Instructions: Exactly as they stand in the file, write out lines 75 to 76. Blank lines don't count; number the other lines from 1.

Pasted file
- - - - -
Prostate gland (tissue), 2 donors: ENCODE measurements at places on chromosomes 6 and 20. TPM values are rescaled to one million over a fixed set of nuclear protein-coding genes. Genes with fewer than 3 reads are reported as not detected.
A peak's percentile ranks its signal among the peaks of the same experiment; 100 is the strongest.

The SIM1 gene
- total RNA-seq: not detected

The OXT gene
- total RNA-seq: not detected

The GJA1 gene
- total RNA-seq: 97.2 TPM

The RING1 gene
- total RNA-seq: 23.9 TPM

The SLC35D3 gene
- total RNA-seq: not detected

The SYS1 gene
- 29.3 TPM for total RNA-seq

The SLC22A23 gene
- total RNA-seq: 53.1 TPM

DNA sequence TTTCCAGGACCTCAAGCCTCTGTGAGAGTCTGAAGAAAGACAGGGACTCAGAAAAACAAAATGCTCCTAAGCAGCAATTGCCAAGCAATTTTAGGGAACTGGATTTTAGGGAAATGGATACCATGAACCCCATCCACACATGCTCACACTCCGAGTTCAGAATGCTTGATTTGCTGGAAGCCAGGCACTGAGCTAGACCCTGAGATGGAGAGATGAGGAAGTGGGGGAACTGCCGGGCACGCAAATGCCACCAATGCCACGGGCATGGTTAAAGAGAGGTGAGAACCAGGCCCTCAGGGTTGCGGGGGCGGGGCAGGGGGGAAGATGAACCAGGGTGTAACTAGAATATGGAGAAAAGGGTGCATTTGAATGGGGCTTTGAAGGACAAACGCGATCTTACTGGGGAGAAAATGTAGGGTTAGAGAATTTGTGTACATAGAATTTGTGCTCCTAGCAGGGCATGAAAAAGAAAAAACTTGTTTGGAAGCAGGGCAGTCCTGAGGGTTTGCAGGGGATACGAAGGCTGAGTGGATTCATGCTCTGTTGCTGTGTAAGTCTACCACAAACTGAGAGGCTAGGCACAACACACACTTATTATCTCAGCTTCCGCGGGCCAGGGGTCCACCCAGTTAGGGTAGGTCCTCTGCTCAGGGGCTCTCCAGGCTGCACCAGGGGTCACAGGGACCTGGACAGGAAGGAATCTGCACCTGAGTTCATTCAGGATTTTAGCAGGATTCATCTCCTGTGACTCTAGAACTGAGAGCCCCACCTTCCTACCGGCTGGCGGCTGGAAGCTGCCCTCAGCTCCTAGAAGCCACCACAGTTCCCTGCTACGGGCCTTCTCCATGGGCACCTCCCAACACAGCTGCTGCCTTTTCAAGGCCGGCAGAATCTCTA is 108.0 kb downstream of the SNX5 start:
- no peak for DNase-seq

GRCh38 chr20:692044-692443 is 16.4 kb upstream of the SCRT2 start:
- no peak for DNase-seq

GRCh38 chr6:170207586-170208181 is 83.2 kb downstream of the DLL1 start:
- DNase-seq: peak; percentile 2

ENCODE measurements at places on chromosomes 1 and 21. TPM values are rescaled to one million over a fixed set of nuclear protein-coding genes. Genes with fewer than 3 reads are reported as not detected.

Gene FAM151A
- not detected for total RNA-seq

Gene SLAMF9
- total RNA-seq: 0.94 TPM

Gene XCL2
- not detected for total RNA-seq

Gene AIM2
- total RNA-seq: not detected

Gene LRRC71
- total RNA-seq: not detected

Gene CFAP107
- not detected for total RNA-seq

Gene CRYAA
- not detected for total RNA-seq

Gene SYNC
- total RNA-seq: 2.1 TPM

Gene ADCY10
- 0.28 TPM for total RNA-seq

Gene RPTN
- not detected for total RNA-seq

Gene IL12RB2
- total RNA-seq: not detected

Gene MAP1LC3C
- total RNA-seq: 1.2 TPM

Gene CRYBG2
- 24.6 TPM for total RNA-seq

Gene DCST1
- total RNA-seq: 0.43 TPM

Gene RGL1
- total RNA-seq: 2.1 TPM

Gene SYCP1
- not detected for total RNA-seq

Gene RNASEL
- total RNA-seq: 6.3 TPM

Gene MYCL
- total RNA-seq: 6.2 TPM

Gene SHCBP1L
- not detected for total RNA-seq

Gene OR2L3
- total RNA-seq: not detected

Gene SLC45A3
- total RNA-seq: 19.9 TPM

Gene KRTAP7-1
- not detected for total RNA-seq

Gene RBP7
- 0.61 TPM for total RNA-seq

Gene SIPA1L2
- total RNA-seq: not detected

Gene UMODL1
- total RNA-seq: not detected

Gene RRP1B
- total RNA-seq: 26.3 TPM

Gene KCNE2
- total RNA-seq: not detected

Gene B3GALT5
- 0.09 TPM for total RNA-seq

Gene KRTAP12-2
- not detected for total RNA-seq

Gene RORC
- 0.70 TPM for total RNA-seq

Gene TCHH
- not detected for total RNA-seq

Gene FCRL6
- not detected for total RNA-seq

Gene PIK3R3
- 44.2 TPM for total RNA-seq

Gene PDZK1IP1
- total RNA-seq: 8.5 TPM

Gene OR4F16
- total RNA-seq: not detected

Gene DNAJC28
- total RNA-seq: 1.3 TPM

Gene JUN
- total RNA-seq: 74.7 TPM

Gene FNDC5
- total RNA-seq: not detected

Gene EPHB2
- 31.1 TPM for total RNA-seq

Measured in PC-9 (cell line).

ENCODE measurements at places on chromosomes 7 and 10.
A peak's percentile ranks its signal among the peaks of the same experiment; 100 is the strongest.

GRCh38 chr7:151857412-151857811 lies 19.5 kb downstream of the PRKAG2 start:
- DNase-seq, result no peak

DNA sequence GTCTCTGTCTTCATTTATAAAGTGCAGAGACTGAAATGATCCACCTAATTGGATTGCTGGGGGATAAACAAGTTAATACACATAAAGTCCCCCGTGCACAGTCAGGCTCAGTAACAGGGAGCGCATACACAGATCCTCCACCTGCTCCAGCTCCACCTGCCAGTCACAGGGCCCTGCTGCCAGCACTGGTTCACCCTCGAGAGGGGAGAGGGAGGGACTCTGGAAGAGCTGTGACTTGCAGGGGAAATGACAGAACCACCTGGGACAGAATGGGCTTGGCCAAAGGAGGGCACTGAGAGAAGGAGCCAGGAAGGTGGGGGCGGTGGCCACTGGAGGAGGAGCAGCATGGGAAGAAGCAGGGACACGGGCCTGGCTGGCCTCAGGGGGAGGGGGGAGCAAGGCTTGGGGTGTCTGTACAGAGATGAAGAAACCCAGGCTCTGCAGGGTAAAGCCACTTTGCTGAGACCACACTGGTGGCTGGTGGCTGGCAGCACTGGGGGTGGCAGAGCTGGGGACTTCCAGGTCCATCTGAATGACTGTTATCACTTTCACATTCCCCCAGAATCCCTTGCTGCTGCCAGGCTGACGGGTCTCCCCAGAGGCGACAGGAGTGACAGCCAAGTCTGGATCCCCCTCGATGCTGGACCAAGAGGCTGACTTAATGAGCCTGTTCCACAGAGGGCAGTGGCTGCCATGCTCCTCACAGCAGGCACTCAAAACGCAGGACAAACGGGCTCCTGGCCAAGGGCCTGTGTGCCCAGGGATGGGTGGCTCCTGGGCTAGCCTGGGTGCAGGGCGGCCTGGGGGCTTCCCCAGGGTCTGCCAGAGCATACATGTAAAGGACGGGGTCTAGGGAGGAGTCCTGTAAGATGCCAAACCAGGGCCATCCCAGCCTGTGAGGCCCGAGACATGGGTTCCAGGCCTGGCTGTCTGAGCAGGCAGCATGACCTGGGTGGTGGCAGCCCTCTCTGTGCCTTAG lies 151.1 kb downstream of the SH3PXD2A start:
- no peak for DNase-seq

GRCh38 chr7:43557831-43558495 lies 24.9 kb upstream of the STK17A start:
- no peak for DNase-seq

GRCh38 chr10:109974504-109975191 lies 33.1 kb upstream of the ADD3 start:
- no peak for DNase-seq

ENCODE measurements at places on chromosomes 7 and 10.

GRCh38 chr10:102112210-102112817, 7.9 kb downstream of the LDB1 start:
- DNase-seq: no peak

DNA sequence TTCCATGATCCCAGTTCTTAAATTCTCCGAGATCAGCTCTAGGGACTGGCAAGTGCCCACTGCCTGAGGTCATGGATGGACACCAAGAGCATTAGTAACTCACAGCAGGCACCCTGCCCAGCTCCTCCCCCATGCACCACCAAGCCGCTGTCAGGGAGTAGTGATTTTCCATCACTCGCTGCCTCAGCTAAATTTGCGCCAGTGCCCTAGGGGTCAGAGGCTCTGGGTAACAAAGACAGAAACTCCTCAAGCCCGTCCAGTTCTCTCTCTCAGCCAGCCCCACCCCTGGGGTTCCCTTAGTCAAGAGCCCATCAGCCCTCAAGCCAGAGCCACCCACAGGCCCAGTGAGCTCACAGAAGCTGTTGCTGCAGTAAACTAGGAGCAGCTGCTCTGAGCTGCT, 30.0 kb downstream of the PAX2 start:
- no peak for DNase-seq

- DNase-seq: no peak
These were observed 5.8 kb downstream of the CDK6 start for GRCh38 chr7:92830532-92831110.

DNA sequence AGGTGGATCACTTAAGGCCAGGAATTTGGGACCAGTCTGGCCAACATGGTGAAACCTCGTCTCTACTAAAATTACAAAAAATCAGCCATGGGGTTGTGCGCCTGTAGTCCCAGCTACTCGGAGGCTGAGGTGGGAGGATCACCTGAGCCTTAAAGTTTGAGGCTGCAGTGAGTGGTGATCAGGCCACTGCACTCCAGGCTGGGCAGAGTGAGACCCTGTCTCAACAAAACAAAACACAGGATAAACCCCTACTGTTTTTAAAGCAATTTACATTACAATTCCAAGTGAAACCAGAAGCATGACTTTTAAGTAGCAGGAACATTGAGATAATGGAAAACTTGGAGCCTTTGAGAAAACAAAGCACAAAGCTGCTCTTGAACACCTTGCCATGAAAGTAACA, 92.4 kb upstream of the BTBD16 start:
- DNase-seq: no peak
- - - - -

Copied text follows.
- total RNA-seq: 26.3 TPM

Gene KCNE2